Jim Nagle

Jim Nagle returns to the Three Villages to take the helm of the Stony Brook University Men’s Lacrosse team after more than a decade at Colgate where he twice won Coach of The Year honors in the Patriot League. Nagle was an All-Suffolk attackman and won a New York State Class A Championship at lacrosse powerhouse Ward Melville High School. He played collegiately at Loyola.

Long Island Pulse: Describe the difference between coaching at a private school like Colgate and a public university like Stony Brook.
Jim Nagle:
The school spirit and fan support stand out, first and foremost. I love how our students rally around our athletes. We had 4,000 students at our homecoming football game against Lafayette. And our facilities catch the kids’ eyes.

LIP: Will your LI/Ward Melville roots be a recruiting advantage?
It has been and will continue to be an advantage. I have a comfort level here. I can go into these schools and tell kids what it’s like out there. I hope kids can see themselves in me when they get older.

LIP: What could Long Island fans learn about lacrosse in other parts of the country and Canada?
The biggest thing about Canadians is the offensive dynamic is broader. They pass and move without the ball. Many US coaches teach the game based on the ball in your stick.

LIP: Do you recruit pure athletes or finished products?
We look for guys with a high athletic ceiling and work ethic, but also guys with specific skill-sets, like face-off men and goalies. Since we focus on fundamentals, a kid with a solid base will flourish in our system.

LIP: How important are academics at Stony Brook?
This is a great school, so we’re fortunate. We’re lucky to have a great medical school and a health science program. Kids who have academic prowess and who understand the importance of academics will succeed here.

LIP: What do most of your players choose as majors and how important is the Goldstein Center in keeping players eligible and focused?
Our majors are widespread. History, electrical engineering, psychology, business and others. The Goldstein Center and our academic advisor Shannon Logan do a great job. For what the Goldstein Center offers, guys have to be resisting it to do poorly.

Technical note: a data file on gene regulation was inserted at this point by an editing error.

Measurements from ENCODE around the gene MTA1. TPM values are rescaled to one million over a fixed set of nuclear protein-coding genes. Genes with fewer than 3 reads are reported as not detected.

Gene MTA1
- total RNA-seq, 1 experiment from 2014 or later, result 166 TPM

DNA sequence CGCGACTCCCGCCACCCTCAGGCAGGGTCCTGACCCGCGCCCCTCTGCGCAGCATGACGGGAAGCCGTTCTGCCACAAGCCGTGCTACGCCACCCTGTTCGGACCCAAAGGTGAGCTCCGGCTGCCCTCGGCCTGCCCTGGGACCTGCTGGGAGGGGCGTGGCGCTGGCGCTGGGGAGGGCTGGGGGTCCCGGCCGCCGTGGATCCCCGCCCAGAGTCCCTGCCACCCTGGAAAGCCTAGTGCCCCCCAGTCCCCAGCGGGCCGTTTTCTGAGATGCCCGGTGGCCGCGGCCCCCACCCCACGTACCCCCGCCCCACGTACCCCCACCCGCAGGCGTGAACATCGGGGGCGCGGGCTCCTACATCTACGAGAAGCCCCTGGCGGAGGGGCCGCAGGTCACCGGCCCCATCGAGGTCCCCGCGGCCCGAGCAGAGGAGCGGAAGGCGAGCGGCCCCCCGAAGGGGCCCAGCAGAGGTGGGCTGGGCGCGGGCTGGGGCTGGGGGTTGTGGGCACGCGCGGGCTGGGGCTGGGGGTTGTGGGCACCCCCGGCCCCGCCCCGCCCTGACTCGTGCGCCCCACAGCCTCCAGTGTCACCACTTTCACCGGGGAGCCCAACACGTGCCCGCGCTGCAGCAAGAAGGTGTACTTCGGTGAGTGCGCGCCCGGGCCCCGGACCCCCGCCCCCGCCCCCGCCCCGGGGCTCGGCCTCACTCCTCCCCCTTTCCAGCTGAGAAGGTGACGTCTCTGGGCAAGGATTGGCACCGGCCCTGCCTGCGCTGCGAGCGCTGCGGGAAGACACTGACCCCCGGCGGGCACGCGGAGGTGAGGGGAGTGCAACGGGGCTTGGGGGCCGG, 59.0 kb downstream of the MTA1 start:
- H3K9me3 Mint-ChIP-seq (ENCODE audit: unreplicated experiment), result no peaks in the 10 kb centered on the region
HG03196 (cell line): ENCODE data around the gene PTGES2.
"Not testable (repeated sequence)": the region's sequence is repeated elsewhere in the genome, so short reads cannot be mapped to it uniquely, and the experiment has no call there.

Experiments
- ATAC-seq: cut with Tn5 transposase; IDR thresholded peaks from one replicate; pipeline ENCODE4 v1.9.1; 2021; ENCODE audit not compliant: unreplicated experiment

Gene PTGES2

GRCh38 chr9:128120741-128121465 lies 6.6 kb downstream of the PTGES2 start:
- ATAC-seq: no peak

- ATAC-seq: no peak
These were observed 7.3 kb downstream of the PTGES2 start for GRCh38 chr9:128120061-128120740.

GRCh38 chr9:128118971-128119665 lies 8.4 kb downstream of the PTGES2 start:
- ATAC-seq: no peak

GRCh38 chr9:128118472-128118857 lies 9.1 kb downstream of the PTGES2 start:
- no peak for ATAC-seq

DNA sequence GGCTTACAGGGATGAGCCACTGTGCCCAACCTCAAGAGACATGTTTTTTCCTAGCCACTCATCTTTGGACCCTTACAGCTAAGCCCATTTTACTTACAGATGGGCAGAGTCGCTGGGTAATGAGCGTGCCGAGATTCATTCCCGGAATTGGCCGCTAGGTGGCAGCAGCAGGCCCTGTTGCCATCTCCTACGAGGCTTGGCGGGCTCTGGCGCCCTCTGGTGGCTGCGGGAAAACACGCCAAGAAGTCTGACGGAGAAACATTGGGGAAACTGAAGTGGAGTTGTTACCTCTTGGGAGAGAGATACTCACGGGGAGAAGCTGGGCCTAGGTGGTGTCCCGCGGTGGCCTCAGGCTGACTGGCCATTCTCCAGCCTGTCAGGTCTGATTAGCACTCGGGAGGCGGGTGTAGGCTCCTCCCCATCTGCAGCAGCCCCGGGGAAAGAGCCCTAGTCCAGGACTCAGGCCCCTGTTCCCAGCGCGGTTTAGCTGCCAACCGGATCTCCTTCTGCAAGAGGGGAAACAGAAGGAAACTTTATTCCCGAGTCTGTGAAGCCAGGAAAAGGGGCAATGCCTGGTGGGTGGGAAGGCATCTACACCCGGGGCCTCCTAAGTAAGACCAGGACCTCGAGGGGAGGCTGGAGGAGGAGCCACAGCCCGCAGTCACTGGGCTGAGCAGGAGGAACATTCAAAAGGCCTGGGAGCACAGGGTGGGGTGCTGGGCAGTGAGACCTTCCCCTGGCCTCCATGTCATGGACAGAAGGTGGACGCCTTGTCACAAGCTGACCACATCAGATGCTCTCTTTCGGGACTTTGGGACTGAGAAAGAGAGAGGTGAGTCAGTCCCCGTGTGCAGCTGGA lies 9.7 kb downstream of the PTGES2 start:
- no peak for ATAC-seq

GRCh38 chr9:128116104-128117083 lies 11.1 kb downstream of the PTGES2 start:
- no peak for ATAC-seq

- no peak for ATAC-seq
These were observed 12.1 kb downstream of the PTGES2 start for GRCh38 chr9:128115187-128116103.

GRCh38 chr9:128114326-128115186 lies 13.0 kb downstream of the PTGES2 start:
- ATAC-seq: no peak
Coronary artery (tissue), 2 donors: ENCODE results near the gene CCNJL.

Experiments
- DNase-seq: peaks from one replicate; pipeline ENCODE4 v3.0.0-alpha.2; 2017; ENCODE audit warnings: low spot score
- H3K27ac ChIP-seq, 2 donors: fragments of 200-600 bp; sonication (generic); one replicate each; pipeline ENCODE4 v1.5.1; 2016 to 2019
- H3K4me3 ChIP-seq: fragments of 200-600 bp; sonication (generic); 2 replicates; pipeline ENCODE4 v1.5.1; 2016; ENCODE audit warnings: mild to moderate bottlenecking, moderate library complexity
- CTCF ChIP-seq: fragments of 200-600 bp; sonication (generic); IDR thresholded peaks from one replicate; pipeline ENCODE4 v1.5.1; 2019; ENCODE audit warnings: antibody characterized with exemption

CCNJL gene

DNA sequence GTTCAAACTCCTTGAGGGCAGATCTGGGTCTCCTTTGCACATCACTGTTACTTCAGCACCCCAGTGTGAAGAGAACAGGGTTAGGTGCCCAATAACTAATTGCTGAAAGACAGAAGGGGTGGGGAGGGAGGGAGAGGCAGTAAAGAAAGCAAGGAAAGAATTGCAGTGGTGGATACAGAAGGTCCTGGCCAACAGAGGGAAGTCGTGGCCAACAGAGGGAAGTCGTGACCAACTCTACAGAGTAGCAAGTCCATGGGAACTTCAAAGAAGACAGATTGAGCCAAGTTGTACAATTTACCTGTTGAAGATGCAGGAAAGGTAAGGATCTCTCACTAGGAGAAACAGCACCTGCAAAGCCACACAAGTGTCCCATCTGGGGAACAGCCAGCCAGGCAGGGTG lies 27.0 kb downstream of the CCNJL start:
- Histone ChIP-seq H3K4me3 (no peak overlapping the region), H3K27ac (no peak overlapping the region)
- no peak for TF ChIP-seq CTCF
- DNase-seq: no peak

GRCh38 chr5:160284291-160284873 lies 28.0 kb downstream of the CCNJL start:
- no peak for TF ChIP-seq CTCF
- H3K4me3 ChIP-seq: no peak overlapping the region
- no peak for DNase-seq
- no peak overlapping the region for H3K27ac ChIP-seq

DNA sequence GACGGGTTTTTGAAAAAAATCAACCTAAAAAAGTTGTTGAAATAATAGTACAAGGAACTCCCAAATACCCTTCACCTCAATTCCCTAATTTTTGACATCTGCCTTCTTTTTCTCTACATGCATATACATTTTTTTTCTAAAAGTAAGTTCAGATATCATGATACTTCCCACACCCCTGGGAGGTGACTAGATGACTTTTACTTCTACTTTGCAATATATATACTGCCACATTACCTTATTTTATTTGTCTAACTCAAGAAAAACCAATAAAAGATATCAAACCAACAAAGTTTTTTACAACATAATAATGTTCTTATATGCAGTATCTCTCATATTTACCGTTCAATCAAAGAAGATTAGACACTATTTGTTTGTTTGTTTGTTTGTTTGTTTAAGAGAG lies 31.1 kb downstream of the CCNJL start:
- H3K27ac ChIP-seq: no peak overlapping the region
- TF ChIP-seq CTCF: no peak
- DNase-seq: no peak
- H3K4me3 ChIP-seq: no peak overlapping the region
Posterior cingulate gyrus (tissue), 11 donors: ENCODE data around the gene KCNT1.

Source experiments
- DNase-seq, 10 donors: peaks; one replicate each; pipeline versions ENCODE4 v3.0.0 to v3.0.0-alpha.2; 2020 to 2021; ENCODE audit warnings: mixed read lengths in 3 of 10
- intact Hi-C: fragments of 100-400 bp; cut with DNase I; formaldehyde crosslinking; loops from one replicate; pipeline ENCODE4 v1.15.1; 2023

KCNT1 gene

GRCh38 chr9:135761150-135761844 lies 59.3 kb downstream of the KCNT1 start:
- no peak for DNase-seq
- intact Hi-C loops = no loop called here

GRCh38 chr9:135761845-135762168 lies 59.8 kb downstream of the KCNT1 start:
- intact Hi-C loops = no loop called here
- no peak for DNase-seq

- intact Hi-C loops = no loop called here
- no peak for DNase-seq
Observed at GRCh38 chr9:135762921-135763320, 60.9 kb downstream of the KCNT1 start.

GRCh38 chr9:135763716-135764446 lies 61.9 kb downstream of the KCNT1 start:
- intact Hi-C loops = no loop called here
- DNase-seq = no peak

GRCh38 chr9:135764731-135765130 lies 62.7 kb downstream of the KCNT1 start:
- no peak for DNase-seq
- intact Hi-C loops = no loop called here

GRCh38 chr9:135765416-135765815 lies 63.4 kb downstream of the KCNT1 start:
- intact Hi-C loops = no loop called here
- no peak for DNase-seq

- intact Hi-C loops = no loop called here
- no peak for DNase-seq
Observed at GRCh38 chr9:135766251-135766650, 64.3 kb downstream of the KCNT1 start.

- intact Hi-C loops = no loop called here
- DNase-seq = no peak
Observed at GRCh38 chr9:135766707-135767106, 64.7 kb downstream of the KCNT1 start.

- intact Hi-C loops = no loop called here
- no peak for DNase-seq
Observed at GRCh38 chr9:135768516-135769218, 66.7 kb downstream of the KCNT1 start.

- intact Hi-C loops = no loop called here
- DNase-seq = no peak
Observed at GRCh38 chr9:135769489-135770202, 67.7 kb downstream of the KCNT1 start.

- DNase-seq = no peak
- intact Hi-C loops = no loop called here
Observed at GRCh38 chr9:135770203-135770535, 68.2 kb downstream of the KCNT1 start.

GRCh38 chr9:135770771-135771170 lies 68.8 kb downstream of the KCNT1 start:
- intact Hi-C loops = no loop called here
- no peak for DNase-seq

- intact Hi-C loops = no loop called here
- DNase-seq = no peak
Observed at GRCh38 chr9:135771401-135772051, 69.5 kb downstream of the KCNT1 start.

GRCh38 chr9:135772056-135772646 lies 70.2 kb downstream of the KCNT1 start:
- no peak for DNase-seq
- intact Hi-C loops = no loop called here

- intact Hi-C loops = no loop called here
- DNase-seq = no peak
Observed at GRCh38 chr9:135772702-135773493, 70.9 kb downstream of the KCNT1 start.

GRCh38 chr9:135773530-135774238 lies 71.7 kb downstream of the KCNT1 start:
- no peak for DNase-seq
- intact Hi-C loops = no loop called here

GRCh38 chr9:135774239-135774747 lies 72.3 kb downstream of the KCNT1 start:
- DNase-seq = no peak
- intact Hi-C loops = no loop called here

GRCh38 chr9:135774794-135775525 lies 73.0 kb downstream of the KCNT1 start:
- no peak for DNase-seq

LIP: You played for a legendary high school coach and won a New York State title. What’s the most enduring lesson you learned from Joe Cuozzo?
There are so many. Best lesson overall is to focus on the simple fundamentals and let the guys play. And harping on ball movement, shooting low. Trying not to reinvent the game of lacrosse is big. I do things Coach Cuozzo talked about on a daily basis and I don’t even realize it until I stop to think about them.

LIP: How has the recruiting process changed?
Recruiting changes year to year. Coaches need to constantly reinvent themselves. You can’t get locked in to one area. Kids are committing earlier so there’s pressure on coaches to take commitments. It’s been a great first six months for us because we’ve been an excellent option for kids who want a fresh start. Recruiting comes down to identifying “fits” for your team. Once the season ends, you focus on the future and hit the road.

LIP: Assess the America East Conference this year.
I respect the coaches in this conference. I faced a lot of them at Colgate. Coach Marr at Albany has had some talented teams lately. Binghamton has a lot of quality underclassmen. UMBC has talent. This conference has quality coaches and quality student athletes.

LIP: What did you learn from your Fall Ball experience?
I learned that it was refreshing to start over. I learned a lot from the guys, as much as they learned from me. We got the opportunity to teach and compete with some new ideas.

Words: John Westermann
Photo: Kenny Janosick

john westermann

John Westermann teaches at Stony Brook University in the MFA in Writing and Literature Program. His novel Exit Wounds was a major motion picture starring Steven Seagal.